Learn to Clean Your Furnace Tubes Efficiently

Do you want to learn to clean your furnace ducts efficiently, but aren’t sure where to start? This can be a somewhat complicated question, as the process for cleaning the ducts in your furnace’s heat exchanger will vary widely. The approach that you use will depend upon what type of furnace you have in your home.

For most new high efficiency units with secondary heat exchangers, you’ll have to completely remove the blower assembly and disconnect a good deal of wiring. Unless you’re mechanically inclined and confident in your ability to reconnect all of these components correctly, cleaning the ducts on this style of furnace may be better left to the professionals. Yet, older style gas or oil furnaces are relatively straightforward to clean and it’s vital that they be serviced regularly for optimum operation. To help you learn the steps for doing so, let’s take a closer look at the process below.

 

Locate the Clean-Outs.

Many older style gas and oil furnaces have dedicated clean-outs, which are ports that can easily be accessed and removed for cleaning. There is a reason that these clean-outs are present, as older gas and oil furnaces create soot and build-up that must be cleaned regularly. Otherwise, you run the risk of damaging your furnace at worst and Image result for furnace ductshaving an inefficient furnace at best.

 

Gather Your Equipment.

While some experts recommend that you hire a professional furnace cleaning service with a powerful truck-mounted vacuum, you can clean your furnace on your own with passable results (1). You’ll need an air compressor and shop vac, in order to loosen and then suck up the debris that’s inside the ducts of the heat exchanger.

 

 

Start the Cleaning Process.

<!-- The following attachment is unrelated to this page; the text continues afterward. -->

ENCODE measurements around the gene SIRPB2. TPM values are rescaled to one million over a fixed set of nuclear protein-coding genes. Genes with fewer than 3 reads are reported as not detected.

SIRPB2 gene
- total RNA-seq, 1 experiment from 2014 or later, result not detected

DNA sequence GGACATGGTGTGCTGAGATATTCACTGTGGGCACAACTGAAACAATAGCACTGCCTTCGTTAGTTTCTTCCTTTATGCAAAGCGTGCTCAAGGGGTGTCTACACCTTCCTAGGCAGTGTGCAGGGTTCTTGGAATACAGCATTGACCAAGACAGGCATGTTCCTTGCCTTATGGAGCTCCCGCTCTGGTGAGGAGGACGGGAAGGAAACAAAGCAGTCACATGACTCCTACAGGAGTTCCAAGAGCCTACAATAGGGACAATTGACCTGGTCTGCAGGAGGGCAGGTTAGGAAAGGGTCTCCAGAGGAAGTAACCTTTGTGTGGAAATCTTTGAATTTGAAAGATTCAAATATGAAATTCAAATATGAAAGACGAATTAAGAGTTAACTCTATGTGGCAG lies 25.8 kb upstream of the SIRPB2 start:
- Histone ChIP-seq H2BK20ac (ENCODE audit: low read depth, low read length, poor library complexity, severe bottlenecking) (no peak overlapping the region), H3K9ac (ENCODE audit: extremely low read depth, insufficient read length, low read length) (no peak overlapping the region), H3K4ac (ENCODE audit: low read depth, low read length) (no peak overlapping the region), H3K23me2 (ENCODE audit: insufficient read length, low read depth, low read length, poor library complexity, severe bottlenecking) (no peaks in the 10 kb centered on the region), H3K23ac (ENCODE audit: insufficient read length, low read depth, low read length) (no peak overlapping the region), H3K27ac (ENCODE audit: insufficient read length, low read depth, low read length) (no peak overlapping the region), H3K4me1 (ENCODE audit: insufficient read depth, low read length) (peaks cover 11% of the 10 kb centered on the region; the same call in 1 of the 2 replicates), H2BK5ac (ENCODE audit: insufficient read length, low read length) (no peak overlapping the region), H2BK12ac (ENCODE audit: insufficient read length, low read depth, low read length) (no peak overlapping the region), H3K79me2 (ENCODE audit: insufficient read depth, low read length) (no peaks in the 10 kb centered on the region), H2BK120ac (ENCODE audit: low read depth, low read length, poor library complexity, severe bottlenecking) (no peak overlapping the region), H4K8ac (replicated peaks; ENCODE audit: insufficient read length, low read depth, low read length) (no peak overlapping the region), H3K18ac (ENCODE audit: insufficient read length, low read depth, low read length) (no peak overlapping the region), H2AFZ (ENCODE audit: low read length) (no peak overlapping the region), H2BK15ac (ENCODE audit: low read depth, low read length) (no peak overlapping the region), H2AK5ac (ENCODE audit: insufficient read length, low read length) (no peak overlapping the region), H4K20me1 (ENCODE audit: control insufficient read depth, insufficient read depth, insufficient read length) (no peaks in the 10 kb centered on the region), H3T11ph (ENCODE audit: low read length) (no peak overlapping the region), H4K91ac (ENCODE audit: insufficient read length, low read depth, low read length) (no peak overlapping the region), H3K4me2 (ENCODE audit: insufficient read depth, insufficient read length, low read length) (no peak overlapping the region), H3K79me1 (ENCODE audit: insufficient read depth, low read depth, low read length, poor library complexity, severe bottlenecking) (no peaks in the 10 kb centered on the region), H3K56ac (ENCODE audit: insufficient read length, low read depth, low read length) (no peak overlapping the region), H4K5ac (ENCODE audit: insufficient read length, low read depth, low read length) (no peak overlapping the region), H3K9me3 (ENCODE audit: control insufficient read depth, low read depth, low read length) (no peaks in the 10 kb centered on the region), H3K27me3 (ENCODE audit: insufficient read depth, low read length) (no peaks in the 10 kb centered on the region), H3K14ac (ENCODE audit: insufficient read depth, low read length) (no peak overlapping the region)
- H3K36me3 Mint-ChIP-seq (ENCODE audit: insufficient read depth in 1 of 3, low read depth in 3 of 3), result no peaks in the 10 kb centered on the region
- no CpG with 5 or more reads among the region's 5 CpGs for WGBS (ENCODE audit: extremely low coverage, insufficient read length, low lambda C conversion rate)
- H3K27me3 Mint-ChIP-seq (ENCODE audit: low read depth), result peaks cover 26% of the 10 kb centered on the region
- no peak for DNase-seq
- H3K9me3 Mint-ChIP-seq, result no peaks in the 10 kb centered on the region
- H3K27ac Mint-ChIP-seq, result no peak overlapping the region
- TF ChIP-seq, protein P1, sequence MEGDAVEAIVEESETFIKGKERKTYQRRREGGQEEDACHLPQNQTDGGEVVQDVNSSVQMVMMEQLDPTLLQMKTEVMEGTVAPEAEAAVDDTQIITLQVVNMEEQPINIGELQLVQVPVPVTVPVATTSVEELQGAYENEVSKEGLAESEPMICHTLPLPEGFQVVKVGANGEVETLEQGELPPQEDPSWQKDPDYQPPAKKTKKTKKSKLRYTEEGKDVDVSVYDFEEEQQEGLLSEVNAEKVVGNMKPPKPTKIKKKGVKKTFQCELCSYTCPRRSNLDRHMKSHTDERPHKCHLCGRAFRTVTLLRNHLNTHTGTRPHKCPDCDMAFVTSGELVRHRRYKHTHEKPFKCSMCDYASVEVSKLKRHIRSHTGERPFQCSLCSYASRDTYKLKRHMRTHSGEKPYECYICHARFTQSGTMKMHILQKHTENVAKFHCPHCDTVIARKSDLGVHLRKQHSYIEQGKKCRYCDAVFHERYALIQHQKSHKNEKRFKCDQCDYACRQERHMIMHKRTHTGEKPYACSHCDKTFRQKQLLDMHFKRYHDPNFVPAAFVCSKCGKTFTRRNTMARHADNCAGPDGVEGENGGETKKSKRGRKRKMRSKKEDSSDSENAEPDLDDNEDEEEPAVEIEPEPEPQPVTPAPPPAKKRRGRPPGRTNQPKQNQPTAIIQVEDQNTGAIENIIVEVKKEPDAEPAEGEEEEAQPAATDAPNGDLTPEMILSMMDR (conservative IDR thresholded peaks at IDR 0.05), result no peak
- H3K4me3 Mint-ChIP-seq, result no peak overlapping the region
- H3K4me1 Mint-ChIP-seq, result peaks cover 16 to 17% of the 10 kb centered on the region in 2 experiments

Typically, you’ll find two clean-out ports, one on each end of the heat exchanger ducts. Place the nozzle of the air Image result for air compressor and shop vaccompressor on one of the clean-outs, and the vacuum hose on the other. With the vacuum running, begin blowing a powerful stream of air into the clean-out until you no longer see any dust billowing out.

In addition, while the vacuum will catch most of the dust, soot and other debris, you may want to wear a protective mask just to be safe. Also, before doing any cleaning, you should locate the main gas shut-off valve and make sure it’s in the off position.

 

 

Replace the Clean-Out Covers.

Most clean-outs will just have a nut and bolt present to tighten them back into place. For a better seal, place high-temp silicone sealer around the edge of the clean-out cover (2). Allow this to dry before turning your furnace back Image result for air compressor and shop vacon.

Generally speaking, doing this type of DIY cleaning 1-2 times a year can help keep your furnace running better and allow you to go longer between professional service calls. That said, a HVAC service company will likely be able to clean off the soot build-up more effectively – so you may want to have them out to clean your furnace every few years.

 

With ⅛ of an inch of soot being roughly equal to 1 inch of fiberglass insulation, allowing this to build up in your heat exchanger can significantly reduce its performance (3). A thick soot coating won’t allow the metal pipes of the exchanger to heat up as effectively – meaning you’ll have to run your furnace longer to reach the desired temperature. Fortunately, you can learn to clean your furnace ducts efficiently without much trouble, using the steps above to guide you.

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